A quieter year for health care bills – Indiana Capital Chronicle

After several years of back-and-forth complex health care legislation, stakeholders still believe there is work to be done, while initiatives underway can mature.

The upcoming session is a non-budget year, when leaders have urged their members to prioritize emergency legislation and expedite action that would give the 125 members of the General Assembly more time to campaign.

Sen. Ed Charbonneau, R-Valparaiso

Sen. Ed Charbonneau, R-Valparaiso, isn’t expecting the same major legislation for 2023. As chairman of the Senate Health and Service Providers Committee, he wrote, co-wrote and sponsored several heavy-hitting bills, including funding for public health care, tracking pharmacy benefits. managers (PBMs) and track prices in five prominent not-for-profit hospital systems.

“I think too often we go back and make changes before our original actions have a chance to catch on and show if we made the right decision the first time,” Charbonneau said. This is probably a good session to see how we did (and) how they play.

But others see the need for constructive changes sooner rather than later, including those hospitals that took a hit in the 2023 session.

Brian Tabor, president of the Indiana Hospital Association, said the organization is working on a proposal to address related issues related to states’ Hospital Assessment Fee and Medicaid payments, the latter of which. the hospitals claim is so low they have to pass the cost on to private insurance companies and thus raise prices.

We have a lot of hospitals across the state that are struggling badly right now, and we can’t wait until the budget session to move that forward,” Tabor said.

Tabor said such actions would not require reopening the budget, but would still require legislation to change the current statute. However, after a $1 billion Medicaid accounting loss earlier this week, fixing Medicaid rates will be a tough sell in 2024. However, Tabor said the entities’ proposal includes a state review of managed care plans that could be used to tap into federal funding and reimburse Medicaid. costs along with hospital expenses.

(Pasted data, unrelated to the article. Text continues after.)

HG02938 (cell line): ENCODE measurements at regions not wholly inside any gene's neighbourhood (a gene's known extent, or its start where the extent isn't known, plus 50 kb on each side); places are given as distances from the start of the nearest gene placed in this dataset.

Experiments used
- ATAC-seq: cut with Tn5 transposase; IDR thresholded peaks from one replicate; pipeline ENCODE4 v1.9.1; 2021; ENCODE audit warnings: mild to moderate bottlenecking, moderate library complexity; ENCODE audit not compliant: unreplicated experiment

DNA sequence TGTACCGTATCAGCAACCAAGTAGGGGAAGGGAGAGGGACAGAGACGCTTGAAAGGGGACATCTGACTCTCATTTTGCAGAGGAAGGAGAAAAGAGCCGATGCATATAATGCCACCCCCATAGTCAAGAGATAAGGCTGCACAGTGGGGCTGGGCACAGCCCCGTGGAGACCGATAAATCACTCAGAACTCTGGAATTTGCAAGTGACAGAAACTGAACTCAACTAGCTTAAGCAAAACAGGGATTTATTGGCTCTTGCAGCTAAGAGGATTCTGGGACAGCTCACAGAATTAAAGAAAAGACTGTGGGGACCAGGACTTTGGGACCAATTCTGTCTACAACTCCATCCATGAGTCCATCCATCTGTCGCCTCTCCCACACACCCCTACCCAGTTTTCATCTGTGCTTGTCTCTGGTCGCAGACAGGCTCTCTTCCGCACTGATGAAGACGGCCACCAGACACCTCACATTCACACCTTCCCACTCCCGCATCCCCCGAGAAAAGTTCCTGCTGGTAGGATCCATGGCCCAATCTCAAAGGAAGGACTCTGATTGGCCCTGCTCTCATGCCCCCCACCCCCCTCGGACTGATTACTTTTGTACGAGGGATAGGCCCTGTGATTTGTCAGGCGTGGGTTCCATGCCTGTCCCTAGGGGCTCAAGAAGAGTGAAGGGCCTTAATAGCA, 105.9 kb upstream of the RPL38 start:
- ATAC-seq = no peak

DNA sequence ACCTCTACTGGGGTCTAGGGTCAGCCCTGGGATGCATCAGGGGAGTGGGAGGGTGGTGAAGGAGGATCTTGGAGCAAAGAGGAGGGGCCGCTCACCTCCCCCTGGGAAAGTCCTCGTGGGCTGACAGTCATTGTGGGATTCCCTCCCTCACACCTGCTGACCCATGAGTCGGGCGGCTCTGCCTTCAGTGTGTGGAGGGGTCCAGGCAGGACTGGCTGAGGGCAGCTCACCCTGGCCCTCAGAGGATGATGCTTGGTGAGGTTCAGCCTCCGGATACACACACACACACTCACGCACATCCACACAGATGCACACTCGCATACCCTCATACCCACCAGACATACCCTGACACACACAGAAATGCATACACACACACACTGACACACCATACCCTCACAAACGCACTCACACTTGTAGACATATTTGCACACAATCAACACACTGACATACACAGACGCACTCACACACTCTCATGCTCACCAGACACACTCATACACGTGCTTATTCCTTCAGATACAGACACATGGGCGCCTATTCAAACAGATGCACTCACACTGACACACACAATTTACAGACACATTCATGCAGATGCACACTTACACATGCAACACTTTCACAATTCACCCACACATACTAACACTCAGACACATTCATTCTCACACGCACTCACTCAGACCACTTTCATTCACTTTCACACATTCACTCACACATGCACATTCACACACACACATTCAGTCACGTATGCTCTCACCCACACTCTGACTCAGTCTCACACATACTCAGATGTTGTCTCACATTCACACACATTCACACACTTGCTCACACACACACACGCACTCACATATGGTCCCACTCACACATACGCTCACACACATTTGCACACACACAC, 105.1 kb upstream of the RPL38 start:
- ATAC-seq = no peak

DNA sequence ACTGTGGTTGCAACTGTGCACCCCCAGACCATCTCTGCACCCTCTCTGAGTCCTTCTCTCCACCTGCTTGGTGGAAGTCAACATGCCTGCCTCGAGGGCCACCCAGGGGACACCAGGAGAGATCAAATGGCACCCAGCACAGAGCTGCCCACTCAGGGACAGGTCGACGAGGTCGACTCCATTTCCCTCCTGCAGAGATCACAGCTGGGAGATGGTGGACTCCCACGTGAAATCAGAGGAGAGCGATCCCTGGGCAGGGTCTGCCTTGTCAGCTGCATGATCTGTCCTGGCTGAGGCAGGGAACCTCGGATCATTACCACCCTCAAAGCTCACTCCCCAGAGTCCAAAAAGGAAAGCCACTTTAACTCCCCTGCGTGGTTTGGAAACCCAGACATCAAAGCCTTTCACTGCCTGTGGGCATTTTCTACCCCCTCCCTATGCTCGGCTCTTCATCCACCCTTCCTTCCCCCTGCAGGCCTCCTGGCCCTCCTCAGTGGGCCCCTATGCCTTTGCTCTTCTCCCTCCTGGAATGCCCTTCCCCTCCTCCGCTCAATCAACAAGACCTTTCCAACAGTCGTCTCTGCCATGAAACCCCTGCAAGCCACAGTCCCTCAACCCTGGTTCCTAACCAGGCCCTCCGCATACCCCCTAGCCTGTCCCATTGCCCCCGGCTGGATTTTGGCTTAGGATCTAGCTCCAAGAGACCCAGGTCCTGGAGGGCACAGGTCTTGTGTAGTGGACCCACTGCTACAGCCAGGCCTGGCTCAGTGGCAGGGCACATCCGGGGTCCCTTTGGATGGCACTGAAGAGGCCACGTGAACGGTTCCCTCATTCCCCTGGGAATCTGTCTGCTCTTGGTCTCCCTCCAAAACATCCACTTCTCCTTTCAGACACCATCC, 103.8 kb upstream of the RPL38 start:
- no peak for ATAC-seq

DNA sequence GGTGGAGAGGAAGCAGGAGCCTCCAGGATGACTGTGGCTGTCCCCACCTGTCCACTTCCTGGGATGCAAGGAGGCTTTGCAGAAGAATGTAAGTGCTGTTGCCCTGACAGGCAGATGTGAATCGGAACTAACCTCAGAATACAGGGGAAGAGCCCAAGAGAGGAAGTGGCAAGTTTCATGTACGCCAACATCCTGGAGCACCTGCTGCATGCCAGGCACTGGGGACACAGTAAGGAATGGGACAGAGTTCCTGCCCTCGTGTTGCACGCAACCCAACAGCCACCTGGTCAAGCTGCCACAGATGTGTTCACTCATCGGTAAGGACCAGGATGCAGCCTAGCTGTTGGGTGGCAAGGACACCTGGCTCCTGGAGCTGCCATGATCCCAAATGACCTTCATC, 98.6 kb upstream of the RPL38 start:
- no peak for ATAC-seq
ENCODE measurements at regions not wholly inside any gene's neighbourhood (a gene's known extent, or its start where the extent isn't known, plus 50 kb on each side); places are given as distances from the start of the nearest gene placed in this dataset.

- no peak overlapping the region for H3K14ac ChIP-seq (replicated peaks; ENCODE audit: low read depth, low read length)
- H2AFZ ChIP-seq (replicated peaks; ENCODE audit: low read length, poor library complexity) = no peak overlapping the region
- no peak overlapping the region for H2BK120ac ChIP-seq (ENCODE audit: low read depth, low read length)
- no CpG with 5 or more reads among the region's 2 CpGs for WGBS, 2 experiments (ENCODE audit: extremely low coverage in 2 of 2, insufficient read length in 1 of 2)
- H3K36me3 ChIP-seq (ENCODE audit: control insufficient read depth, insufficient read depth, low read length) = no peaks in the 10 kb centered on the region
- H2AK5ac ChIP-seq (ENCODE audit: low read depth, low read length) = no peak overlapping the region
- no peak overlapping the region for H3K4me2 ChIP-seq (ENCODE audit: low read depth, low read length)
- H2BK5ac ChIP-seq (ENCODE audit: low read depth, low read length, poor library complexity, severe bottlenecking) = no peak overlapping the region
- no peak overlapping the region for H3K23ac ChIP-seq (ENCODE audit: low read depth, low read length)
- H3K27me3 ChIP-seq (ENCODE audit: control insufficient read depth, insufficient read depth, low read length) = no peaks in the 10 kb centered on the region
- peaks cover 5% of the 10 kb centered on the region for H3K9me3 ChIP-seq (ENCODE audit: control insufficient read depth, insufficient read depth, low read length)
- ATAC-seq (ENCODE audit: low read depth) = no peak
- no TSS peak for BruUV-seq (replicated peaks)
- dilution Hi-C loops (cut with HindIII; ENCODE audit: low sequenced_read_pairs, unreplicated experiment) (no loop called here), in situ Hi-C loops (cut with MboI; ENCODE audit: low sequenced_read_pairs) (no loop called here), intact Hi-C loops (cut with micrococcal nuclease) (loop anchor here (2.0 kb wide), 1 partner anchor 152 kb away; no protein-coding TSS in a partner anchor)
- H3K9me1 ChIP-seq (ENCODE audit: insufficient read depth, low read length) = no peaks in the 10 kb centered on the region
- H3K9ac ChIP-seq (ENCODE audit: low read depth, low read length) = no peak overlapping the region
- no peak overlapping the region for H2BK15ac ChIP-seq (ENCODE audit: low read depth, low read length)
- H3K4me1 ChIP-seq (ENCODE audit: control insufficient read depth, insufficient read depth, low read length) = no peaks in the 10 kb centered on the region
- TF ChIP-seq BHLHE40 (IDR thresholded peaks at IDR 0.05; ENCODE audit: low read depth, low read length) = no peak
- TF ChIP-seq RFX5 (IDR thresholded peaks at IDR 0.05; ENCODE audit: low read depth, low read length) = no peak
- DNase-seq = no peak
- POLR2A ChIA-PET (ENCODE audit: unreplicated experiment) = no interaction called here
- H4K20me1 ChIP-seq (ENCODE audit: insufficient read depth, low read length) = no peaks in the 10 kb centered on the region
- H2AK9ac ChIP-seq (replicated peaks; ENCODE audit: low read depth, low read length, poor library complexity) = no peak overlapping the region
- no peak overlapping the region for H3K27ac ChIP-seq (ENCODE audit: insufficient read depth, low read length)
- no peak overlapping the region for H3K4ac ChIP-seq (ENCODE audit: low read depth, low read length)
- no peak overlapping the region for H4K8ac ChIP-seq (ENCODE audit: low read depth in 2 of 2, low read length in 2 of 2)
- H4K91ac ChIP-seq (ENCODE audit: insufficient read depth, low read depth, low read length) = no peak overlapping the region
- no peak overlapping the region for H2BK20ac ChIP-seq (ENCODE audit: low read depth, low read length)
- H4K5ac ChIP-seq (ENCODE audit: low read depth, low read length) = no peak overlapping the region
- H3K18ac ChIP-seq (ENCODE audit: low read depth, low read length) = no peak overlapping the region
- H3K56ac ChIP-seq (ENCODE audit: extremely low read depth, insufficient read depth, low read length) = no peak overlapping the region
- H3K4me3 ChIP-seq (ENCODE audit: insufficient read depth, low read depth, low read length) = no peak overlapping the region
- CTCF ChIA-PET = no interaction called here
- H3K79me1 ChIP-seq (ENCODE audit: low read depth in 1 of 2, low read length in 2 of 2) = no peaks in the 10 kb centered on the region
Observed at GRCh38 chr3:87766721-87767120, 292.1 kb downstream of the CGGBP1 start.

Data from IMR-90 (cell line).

What happened to the consumer database?

A relatively small agency, the Indiana Department of Insurance (IDOI) has several major responsibilities when it comes to legislative priorities to contain rising health care costs. A spokesperson for the agency declined an interview request and did not respond to an emailed list of questions on Friday, December 15.

According to the 2020 law, the department must build and maintain Database of all payer claims (APCD), which aggregates claim data from a variety of healthcare payer sources, including insurance companies, health maintenance organizations, PBMs and others into a consumer-facing dashboard.

Introductory page for the proposed All Payers Claims database presented to the Advisory Committee in September. (Screenshot from the September presentation)

… we think it’s helpful to see the big picture of all health care and health care claims,” IDOI Commissioner Amy Beard told the Interim Health Care Cost Control Task Force in August.

But rolling out the long-awaited dashboard has been a long process, and it’s uncertain how much it would affect health care costs.

IDOI tasked Onpoint Health Data with a a four-year, $8.2 million contract design and maintain the APCD, which appears to be nearing release date, based on three meetings’ worth of material including demonstration sites and contract information.

At the last APCD Advisory Board meeting in September, IDOI’s presentation included a preview of what the website might look like, and APCD Executive Director Jonathan Handsboroough announced that most shipper registrations had been completed.

Also in August, at a State Budget Committee meeting, Beard detailed the fines for health payers who do not submit reimbursement information to APCD.

The civil penalty ensures proper accountability for reporting to the APCD, and it’s important to ensure the APCD collects as much information as possible to meet its legislative goals, such as identifying health care needs and publicizing policies, Beard told the committee. … The Department is currently working closely with health care payers to ensure that they are familiar with the application requirements and procedures as part of implementing this new program, and believes that compliance with these requirements will be high.

The proposed civil penalty starts at $100 per day per violation for the first 30 days, then increases to $1,000 per day per violation.

He also told the committee members that IDOI had allocated $5.5 million from its budget for APCD.

Demo landing page for all payer claims database. (Screenshot from the September meeting)